Nevertheless, I certainly like him more than that bloated gasbag Newt Gingrich. I mean, Huntsman is no conservative stalwart, but neither is Gingrich (have you read the man's writings)?

Dec. 03 2011 03:20 AM
Mark Kleinsmith from Omaha

The dems are more accepting of a wider spectrum of political views in there party...and I think that is a good thing. However, an important time in recent history shows that it doesn't mean moderate rational forces will win out when developing policy...that point was Obama abdicating key policy initiatives to Pelosi (the dems version of Perry, Bachman, Gingrich) for the first two years of his presidency.

Nov. 29 2011 09:53 AM
Sanjay from Boston

Obama = Romney = Perry = Cain = Gingrich = GOP = Democrats. Different puppets, same deceitful/ traitorous Federal Reserve/Bankster masters.

Gingrich, Perry, Romney, Cain = medical care dictatorship, $16-Trillion/bailouts, endless wars/empire, free health/education/food/house/amnesty for 3rd world invaders, racist quotas, bankster funded campaign. Thats not all.

Gingrich = endless wives, $1.8-Million Freddie-mac bribe.

Cain = Kansas Federal Reserve thug, "Libya swirls in my head", unauthorized finger in panties.

Romney = abortion, gun control.

Perry = Gardasil for little girls, "ni**erhead" on farm, "oops, whats the 3rd one?", "Bank-of-America helping him out".

End the wars/empire, end the federal reserve/IMF/World Bank/BIS/UN/WTO, end racist quotas, end TSA/DHS/ADL/SPLC and other Orwellian crime syndicates.

Ron Paul will restore sound money, strong national defense, liberty, free enterprise, local government, strong traditional families, Western Civilization.

Nov. 26 2011 04:33 PM
Naql from San Antonio

And do not forget Gary Johnson, the successful 2 term gov of New Mexico. Ron Paul is 76 and there needs to be some thought about who can represent Libertarianism next. Gov Johnson has sane, practical ideas, many of which overlap with Ron Paul's. He's more socially Iibertarian. Check out garyjohnson2012.com

Nov. 26 2011 02:28 PM
really?

In related news: Ron Paul in firm lead in Iowa.
http://www.presstv.ir/usdetail/211923.html
I guess you'll have to re-write this article to accurately portray REALITY...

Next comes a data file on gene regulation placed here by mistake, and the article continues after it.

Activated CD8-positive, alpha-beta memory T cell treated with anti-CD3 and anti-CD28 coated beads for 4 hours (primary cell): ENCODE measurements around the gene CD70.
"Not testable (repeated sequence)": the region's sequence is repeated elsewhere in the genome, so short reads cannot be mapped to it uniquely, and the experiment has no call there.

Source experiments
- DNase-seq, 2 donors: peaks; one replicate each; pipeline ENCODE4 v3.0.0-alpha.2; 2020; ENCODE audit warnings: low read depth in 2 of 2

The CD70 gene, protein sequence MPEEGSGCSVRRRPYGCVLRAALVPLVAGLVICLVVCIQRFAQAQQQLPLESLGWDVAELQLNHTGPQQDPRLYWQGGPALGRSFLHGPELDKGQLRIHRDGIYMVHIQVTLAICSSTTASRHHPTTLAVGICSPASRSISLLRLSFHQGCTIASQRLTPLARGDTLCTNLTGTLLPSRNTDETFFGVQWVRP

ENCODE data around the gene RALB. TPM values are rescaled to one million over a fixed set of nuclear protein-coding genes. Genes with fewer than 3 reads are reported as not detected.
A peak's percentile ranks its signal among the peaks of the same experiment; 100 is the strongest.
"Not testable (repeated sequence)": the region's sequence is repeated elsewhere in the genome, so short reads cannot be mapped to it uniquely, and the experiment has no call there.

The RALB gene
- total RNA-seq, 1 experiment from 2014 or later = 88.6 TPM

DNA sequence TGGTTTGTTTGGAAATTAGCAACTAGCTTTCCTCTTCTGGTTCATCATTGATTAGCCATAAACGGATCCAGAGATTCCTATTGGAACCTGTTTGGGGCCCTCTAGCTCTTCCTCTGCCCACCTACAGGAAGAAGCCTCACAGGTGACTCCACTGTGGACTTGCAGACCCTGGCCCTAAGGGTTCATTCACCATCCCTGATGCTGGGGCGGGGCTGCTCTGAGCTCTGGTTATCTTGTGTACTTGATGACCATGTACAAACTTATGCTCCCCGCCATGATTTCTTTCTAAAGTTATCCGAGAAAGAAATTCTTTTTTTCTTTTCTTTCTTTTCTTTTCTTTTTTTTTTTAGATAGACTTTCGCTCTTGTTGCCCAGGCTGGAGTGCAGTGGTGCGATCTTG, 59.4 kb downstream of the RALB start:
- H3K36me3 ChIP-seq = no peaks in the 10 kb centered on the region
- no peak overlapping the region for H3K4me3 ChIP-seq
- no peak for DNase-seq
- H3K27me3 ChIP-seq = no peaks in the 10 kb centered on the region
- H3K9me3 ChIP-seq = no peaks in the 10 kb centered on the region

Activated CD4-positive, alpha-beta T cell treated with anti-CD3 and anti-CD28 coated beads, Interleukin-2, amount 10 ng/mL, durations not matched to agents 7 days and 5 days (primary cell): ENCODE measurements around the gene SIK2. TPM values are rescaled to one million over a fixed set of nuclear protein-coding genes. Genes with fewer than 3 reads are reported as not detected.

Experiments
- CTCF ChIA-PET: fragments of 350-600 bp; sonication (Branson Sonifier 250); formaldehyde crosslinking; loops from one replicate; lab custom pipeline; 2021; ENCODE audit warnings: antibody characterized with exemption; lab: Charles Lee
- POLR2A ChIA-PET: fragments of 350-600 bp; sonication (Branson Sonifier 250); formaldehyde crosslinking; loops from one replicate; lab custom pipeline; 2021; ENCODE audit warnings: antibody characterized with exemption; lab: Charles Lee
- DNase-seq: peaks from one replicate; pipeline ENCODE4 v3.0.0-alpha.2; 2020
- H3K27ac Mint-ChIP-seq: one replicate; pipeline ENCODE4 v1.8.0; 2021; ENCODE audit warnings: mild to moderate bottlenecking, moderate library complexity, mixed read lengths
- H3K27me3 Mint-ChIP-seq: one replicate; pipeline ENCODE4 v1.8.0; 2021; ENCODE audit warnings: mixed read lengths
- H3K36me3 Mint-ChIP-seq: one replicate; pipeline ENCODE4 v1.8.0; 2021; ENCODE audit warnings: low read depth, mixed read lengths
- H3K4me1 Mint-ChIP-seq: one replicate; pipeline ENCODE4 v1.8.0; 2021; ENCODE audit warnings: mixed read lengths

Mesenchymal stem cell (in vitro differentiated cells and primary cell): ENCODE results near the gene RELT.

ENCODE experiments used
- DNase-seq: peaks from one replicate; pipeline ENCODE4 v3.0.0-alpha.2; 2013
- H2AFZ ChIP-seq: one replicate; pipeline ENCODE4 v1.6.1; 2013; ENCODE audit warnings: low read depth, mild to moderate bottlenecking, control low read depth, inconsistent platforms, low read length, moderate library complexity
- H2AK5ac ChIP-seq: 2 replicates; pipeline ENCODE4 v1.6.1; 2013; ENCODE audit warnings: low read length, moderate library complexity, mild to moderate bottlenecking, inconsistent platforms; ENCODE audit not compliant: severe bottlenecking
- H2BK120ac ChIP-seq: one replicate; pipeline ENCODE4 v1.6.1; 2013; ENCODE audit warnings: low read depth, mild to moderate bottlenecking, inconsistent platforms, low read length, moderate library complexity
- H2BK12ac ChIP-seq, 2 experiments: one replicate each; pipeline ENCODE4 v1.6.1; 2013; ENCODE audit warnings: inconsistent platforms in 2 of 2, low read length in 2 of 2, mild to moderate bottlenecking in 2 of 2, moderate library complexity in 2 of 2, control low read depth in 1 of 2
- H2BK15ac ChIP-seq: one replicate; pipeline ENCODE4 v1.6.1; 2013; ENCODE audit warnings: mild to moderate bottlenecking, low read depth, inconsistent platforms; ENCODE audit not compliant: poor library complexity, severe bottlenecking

Nov. 26 2011 01:25 PM
Brian Horsfield

The support for Ron Paul this time around is broadening with many more independents and disillusioned Democrats coming over to support him. The telephone pollsters don't bother call registered Democrats in their polling. But when they do, as in a recent poll in Iowa, Ron Paul has a 4 percent lead. http://www.revolutionpac.com/2011/11/new-iowa-poll-places-ron-paul-firmly-in-first-with-25/

Nov. 26 2011 01:00 PM
J. Bock

I dont know if it really says a lot about the extremism. I think it says more about Huntsman. He appears to be a very nice and thoughtful guy. Not a philosopher or anything, but a nice balanced fella. But not a leader at all. I think if they could find a middle of the road Huntsman with more charisma the GOP would be jumping up and down with excitement. Of course, I am fine with this situation. Ron Paul 2012!

Nov. 26 2011 12:30 PM
Bill Dowder from New York

The article is flawed. High profile bid in 2008? That's laughable, as it was anything but high-profile. The Tea Party boos his foreign policy? What Tea Party event were you at? Oh, you don't cite any actual Tea Party event. This is weak journalism at best under the guise of being called an "opinion". I made the mistake in 08 of writing Paul off because the media told me to, well not this time. Ron Paul is miles ahead of the others on all the major issues. It's Ron Paul or more of the same old. Government workers donate more to Ron Paul than any other Republican. Active military donate more to Ron Paul than all the other Republicans combined.

Nov. 26 2011 12:08 PM
Grant

"Ron Paul has been on this journey before.... and supposedly The Tea Party embraced his principles as they emerged as a force..."

This statement and opinion piece is riddled with inaccuracies, the quote above being one of the most blatant; it demonstrates the short-sightedness of the American populace who can't even sort through the last four years of recent history.

Mainstream media and the Tea Party itself need constant reminding that Ron Paul's 2008 bid for the GOP nomination is what launched the Tea Party movement; in December 2007, his supporters held a money-bomb fundraiser on the anniversary of the Boston Tea Party. Unfortunately, the movement was hijacked by neo-cons.

It only takes a few milliseconds to find these facts on Google.

Nov. 26 2011 12:03 PM
Blonduxo from Seattle

"...there’s no way Ron Paul or John Huntsman will rise to the Anybody But Romney pedestal..."

You think that just by saying that it makes it so.

Wrongo! The People have a voice here, and as you have expressed your opinion here is mine:

Ron Paul 2012 Elect the best man for the job, do not listen to what certain people say about electability...why do you think we are in the mess we are in? Don't vote for a plastic man vote for a statesman with integrity.

Nov. 26 2011 11:41 AM